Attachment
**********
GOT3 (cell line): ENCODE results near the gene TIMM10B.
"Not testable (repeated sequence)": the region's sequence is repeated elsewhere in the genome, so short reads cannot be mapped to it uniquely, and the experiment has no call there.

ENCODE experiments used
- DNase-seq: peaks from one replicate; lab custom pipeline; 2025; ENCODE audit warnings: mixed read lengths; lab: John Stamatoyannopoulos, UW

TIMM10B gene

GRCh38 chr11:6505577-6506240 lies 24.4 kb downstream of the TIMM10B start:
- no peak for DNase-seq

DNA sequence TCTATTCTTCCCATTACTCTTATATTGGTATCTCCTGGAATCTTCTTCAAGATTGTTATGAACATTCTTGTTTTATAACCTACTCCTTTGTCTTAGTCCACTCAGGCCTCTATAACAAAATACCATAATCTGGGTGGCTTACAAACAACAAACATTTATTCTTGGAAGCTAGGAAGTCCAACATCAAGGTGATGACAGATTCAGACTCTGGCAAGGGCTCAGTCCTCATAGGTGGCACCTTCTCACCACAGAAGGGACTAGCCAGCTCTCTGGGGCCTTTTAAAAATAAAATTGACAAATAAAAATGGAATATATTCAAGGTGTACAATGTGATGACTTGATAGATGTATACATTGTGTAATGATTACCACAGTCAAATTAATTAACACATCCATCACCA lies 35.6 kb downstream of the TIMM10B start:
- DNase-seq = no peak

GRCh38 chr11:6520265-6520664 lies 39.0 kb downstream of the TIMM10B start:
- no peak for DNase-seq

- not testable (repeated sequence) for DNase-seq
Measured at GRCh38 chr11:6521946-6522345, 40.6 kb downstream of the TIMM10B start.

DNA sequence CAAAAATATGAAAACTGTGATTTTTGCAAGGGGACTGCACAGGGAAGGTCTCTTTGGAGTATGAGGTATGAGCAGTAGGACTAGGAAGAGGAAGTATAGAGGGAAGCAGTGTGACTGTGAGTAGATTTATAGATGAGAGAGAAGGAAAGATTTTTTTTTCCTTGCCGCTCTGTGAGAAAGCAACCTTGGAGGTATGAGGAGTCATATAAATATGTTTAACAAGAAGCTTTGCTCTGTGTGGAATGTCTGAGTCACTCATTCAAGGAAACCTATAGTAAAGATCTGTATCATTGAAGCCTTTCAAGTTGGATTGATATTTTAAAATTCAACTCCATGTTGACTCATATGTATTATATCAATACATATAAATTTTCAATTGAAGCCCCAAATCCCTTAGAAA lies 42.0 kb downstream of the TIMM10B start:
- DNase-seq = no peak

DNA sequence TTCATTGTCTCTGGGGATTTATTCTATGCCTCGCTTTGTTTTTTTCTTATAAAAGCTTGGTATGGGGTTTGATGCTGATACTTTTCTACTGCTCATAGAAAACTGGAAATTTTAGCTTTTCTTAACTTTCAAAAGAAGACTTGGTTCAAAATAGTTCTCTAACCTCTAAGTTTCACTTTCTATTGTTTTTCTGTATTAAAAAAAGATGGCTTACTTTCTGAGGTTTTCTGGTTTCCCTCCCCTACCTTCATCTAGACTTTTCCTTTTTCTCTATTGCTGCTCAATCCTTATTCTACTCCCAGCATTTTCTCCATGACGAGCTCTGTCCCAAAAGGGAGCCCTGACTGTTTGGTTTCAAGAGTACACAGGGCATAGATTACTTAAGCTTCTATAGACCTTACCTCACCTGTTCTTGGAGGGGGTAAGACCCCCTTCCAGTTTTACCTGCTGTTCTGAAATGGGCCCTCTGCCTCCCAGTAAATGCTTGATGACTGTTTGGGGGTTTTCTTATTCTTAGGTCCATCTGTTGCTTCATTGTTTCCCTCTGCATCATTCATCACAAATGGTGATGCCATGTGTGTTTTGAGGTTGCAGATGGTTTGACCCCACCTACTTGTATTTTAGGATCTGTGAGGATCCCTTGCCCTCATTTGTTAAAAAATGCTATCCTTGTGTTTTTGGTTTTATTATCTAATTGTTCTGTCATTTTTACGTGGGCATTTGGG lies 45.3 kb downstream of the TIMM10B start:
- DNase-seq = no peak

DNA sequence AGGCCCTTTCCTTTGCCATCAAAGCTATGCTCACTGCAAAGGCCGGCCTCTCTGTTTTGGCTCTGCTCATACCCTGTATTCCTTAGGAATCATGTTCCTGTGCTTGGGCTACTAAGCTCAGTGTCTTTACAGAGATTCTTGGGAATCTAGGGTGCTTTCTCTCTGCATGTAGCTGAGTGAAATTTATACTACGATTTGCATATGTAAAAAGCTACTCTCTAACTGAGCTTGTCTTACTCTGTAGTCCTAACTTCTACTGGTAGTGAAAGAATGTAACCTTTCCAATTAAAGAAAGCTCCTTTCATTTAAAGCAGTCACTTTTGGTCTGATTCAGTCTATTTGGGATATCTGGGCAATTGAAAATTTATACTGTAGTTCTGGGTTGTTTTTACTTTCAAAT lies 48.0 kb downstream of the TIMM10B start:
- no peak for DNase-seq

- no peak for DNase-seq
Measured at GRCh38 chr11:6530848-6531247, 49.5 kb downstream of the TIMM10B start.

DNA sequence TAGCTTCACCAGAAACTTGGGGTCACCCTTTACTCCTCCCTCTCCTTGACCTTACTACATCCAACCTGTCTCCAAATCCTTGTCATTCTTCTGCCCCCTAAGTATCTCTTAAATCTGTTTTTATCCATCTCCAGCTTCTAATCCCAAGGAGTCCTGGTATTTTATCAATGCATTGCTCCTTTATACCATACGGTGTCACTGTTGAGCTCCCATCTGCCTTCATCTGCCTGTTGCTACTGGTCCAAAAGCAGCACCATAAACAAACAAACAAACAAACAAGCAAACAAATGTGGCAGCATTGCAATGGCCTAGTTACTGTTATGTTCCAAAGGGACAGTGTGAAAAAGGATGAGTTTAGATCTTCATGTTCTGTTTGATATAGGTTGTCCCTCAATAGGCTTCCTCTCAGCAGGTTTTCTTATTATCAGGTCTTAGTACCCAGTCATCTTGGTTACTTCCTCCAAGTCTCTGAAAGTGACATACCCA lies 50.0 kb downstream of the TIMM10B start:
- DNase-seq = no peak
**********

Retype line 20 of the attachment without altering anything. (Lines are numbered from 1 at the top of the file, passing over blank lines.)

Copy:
- no peak for DNase-seq